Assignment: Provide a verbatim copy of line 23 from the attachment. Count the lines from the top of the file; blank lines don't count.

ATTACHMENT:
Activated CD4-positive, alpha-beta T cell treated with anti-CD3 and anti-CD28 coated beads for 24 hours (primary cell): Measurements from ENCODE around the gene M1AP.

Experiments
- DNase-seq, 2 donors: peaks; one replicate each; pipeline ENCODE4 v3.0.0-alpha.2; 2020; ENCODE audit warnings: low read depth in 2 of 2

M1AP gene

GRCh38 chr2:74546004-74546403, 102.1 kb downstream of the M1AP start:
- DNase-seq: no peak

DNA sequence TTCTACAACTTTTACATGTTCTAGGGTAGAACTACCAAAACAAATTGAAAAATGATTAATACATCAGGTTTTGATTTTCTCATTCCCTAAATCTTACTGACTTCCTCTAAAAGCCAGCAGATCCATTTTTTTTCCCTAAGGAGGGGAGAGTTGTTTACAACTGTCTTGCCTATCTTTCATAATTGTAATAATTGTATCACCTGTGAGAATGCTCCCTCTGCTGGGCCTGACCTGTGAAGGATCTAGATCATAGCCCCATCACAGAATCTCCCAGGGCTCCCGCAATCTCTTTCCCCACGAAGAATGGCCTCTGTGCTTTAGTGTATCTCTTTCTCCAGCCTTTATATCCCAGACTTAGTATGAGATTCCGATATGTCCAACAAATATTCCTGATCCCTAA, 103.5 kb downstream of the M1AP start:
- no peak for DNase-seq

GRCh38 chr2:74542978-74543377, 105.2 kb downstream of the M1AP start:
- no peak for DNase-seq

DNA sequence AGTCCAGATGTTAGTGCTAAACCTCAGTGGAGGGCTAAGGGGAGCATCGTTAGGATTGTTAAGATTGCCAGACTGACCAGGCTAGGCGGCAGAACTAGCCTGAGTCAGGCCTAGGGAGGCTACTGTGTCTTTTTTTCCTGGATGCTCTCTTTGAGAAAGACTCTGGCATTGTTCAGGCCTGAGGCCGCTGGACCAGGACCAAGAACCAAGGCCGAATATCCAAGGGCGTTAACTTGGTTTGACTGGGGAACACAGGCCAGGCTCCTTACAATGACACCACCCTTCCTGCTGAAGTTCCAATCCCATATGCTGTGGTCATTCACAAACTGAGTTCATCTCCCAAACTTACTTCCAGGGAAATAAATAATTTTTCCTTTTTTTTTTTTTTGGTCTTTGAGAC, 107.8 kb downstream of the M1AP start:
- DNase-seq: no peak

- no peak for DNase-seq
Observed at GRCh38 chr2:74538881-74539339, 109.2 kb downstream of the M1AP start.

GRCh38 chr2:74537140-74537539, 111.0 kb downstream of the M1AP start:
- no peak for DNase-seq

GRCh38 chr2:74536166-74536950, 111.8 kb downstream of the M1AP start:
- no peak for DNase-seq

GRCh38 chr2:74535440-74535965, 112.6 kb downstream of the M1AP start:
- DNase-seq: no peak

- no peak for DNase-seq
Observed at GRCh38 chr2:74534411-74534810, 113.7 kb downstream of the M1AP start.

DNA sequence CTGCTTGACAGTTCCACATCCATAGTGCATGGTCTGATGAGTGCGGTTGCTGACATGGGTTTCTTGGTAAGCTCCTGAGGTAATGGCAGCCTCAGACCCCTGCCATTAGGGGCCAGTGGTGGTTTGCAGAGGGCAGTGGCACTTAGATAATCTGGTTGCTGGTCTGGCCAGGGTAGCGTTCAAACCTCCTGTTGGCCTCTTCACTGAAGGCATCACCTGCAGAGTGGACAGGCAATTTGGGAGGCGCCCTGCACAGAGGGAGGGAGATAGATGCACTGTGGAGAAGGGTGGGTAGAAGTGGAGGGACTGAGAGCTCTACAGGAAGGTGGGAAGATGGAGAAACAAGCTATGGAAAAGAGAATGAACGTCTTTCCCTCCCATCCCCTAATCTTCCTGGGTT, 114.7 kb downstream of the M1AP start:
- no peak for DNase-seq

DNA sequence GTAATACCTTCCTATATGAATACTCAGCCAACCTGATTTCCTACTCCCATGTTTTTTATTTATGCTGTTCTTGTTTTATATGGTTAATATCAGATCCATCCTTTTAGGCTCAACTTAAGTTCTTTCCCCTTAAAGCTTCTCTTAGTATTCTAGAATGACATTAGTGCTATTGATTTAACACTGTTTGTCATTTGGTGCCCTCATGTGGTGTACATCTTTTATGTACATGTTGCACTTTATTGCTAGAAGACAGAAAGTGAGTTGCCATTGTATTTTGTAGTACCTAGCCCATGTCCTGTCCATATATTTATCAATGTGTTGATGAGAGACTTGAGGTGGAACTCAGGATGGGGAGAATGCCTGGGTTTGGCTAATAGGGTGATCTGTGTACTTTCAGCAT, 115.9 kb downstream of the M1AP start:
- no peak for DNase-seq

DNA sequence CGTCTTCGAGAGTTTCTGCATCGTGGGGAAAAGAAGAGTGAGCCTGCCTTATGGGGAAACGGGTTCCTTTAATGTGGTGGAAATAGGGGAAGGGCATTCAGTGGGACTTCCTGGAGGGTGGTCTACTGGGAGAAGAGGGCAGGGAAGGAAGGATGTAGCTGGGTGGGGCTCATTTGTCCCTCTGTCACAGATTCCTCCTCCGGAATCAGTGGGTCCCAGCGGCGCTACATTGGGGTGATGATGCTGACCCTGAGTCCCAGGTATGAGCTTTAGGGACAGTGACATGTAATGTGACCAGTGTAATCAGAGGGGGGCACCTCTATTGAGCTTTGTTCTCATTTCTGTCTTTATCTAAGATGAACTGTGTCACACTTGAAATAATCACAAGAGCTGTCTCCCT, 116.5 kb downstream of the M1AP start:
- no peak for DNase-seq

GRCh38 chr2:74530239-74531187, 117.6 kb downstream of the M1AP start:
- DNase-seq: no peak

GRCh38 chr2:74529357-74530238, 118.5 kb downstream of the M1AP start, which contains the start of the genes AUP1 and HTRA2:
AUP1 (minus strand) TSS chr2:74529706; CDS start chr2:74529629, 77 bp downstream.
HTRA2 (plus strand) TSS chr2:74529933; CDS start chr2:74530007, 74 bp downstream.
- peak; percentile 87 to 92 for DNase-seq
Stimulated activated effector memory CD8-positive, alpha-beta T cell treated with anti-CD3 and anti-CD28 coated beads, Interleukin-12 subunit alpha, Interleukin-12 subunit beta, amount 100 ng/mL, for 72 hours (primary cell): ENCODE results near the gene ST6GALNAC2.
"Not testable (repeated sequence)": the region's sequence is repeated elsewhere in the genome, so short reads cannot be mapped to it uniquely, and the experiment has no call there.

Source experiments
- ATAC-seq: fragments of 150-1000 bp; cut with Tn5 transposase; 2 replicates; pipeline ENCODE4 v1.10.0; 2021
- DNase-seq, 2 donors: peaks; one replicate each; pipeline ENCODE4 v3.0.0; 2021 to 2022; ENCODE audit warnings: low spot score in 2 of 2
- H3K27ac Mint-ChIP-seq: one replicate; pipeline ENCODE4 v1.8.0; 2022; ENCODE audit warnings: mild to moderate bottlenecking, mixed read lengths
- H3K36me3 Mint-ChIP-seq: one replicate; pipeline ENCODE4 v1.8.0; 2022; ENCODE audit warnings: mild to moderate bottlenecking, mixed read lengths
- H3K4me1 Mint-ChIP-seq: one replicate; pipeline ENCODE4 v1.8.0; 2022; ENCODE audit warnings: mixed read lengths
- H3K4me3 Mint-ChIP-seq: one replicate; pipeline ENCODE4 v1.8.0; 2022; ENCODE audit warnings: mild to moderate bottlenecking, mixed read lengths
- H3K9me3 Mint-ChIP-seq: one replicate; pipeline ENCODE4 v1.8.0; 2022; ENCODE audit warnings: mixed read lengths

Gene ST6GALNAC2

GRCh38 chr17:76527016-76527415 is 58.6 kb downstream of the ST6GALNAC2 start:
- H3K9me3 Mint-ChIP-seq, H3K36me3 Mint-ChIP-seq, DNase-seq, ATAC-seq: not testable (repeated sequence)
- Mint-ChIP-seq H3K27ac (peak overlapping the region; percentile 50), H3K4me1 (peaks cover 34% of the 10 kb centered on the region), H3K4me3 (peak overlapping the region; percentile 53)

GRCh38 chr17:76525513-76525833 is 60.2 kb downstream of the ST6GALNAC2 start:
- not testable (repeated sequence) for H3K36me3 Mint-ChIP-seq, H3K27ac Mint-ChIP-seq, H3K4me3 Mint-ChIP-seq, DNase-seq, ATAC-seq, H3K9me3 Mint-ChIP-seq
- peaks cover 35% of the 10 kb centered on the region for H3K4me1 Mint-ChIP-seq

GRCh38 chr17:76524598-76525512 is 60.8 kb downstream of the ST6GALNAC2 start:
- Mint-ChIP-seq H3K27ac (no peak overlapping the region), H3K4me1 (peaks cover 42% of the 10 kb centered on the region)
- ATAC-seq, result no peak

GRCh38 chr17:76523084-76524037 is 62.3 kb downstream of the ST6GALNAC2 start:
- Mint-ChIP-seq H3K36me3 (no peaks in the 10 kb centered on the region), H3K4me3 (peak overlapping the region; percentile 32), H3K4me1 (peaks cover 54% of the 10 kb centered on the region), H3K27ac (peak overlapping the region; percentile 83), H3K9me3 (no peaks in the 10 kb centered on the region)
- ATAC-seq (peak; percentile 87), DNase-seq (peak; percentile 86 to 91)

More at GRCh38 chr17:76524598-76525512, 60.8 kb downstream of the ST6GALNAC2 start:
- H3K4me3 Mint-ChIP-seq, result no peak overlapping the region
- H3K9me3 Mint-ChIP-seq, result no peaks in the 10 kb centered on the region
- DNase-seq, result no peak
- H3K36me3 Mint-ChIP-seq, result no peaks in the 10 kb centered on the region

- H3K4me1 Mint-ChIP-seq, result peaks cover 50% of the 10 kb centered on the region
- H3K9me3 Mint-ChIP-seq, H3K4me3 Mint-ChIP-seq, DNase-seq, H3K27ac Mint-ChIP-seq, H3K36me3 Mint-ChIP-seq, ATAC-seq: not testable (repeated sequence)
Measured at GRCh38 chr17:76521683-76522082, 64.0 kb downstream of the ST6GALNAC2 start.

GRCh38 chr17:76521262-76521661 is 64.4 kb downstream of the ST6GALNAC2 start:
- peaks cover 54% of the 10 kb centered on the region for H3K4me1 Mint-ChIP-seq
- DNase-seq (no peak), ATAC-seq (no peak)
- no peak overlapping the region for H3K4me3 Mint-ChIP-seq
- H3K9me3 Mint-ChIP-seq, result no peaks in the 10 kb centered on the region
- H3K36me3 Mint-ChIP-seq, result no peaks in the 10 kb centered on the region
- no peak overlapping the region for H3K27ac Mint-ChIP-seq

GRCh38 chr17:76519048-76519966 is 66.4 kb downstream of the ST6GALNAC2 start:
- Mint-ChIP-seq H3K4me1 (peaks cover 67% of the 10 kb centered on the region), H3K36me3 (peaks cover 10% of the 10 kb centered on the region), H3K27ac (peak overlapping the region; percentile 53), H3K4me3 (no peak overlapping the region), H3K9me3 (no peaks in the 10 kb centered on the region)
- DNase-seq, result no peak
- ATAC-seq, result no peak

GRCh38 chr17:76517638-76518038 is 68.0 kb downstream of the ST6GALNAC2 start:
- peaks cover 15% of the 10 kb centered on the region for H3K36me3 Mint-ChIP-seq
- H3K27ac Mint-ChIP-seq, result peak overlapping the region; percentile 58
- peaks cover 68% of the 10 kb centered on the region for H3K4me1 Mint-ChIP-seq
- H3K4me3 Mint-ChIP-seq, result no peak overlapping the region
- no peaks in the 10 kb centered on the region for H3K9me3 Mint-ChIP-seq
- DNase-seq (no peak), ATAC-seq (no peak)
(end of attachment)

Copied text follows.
DNA sequence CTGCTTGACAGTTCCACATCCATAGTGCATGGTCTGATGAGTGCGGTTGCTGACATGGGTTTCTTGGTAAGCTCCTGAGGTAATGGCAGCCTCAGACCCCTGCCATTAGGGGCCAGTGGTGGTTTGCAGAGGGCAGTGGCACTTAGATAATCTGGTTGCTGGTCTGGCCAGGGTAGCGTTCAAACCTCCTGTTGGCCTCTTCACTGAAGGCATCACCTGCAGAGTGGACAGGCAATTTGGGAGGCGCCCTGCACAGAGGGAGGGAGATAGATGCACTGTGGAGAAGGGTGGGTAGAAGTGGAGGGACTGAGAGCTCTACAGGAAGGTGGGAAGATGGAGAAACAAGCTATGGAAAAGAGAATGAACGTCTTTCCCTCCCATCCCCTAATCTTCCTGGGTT, 114.7 kb downstream of the M1AP start: